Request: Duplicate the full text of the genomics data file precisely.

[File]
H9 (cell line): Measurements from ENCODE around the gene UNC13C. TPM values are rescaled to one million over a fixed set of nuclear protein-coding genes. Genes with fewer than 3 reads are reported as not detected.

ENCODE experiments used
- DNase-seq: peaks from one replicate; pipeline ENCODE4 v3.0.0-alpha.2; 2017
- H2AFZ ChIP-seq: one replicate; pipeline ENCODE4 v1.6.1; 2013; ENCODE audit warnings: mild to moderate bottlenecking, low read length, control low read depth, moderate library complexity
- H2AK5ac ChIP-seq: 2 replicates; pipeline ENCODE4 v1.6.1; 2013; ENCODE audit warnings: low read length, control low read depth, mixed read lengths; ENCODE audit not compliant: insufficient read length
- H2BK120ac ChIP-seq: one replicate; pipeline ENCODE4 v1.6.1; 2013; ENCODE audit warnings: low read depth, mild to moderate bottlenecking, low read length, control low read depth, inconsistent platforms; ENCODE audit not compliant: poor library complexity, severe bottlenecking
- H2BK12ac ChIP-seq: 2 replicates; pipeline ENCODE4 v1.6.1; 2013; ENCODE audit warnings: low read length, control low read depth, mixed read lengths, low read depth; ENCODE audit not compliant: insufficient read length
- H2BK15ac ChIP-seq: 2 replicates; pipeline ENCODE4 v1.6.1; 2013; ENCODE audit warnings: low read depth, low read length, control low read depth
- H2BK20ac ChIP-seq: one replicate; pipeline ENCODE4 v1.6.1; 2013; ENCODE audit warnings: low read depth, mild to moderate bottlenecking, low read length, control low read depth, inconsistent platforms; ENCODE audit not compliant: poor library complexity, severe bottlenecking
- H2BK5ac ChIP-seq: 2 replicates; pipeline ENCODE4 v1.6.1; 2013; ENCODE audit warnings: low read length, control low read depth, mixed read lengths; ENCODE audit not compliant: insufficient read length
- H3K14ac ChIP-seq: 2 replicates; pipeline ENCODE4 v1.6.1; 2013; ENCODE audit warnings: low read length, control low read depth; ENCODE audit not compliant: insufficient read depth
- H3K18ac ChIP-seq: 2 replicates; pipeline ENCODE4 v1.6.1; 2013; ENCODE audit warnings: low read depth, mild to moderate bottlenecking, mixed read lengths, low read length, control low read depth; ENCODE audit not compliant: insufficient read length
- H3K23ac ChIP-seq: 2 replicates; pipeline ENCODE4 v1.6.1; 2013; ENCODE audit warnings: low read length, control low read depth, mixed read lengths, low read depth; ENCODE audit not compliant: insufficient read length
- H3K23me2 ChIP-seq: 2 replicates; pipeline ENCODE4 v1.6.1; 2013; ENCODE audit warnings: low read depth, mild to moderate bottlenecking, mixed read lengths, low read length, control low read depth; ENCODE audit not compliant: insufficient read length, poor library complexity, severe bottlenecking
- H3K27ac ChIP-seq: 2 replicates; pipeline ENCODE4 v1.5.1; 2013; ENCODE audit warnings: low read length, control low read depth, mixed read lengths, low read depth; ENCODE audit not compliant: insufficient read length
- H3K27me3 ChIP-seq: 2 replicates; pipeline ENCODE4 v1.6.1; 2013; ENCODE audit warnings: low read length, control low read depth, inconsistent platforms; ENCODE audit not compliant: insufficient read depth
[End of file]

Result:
H9 (cell line): Measurements from ENCODE around the gene UNC13C. TPM values are rescaled to one million over a fixed set of nuclear protein-coding genes. Genes with fewer than 3 reads are reported as not detected.

ENCODE experiments used
- DNase-seq: peaks from one replicate; pipeline ENCODE4 v3.0.0-alpha.2; 2017
- H2AFZ ChIP-seq: one replicate; pipeline ENCODE4 v1.6.1; 2013; ENCODE audit warnings: mild to moderate bottlenecking, low read length, control low read depth, moderate library complexity
- H2AK5ac ChIP-seq: 2 replicates; pipeline ENCODE4 v1.6.1; 2013; ENCODE audit warnings: low read length, control low read depth, mixed read lengths; ENCODE audit not compliant: insufficient read length
- H2BK120ac ChIP-seq: one replicate; pipeline ENCODE4 v1.6.1; 2013; ENCODE audit warnings: low read depth, mild to moderate bottlenecking, low read length, control low read depth, inconsistent platforms; ENCODE audit not compliant: poor library complexity, severe bottlenecking
- H2BK12ac ChIP-seq: 2 replicates; pipeline ENCODE4 v1.6.1; 2013; ENCODE audit warnings: low read length, control low read depth, mixed read lengths, low read depth; ENCODE audit not compliant: insufficient read length
- H2BK15ac ChIP-seq: 2 replicates; pipeline ENCODE4 v1.6.1; 2013; ENCODE audit warnings: low read depth, low read length, control low read depth
- H2BK20ac ChIP-seq: one replicate; pipeline ENCODE4 v1.6.1; 2013; ENCODE audit warnings: low read depth, mild to moderate bottlenecking, low read length, control low read depth, inconsistent platforms; ENCODE audit not compliant: poor library complexity, severe bottlenecking
- H2BK5ac ChIP-seq: 2 replicates; pipeline ENCODE4 v1.6.1; 2013; ENCODE audit warnings: low read length, control low read depth, mixed read lengths; ENCODE audit not compliant: insufficient read length
- H3K14ac ChIP-seq: 2 replicates; pipeline ENCODE4 v1.6.1; 2013; ENCODE audit warnings: low read length, control low read depth; ENCODE audit not compliant: insufficient read depth
- H3K18ac ChIP-seq: 2 replicates; pipeline ENCODE4 v1.6.1; 2013; ENCODE audit warnings: low read depth, mild to moderate bottlenecking, mixed read lengths, low read length, control low read depth; ENCODE audit not compliant: insufficient read length
- H3K23ac ChIP-seq: 2 replicates; pipeline ENCODE4 v1.6.1; 2013; ENCODE audit warnings: low read length, control low read depth, mixed read lengths, low read depth; ENCODE audit not compliant: insufficient read length
- H3K23me2 ChIP-seq: 2 replicates; pipeline ENCODE4 v1.6.1; 2013; ENCODE audit warnings: low read depth, mild to moderate bottlenecking, mixed read lengths, low read length, control low read depth; ENCODE audit not compliant: insufficient read length, poor library complexity, severe bottlenecking
- H3K27ac ChIP-seq: 2 replicates; pipeline ENCODE4 v1.5.1; 2013; ENCODE audit warnings: low read length, control low read depth, mixed read lengths, low read depth; ENCODE audit not compliant: insufficient read length
- H3K27me3 ChIP-seq: 2 replicates; pipeline ENCODE4 v1.6.1; 2013; ENCODE audit warnings: low read length, control low read depth, inconsistent platforms; ENCODE audit not compliant: insufficient read depth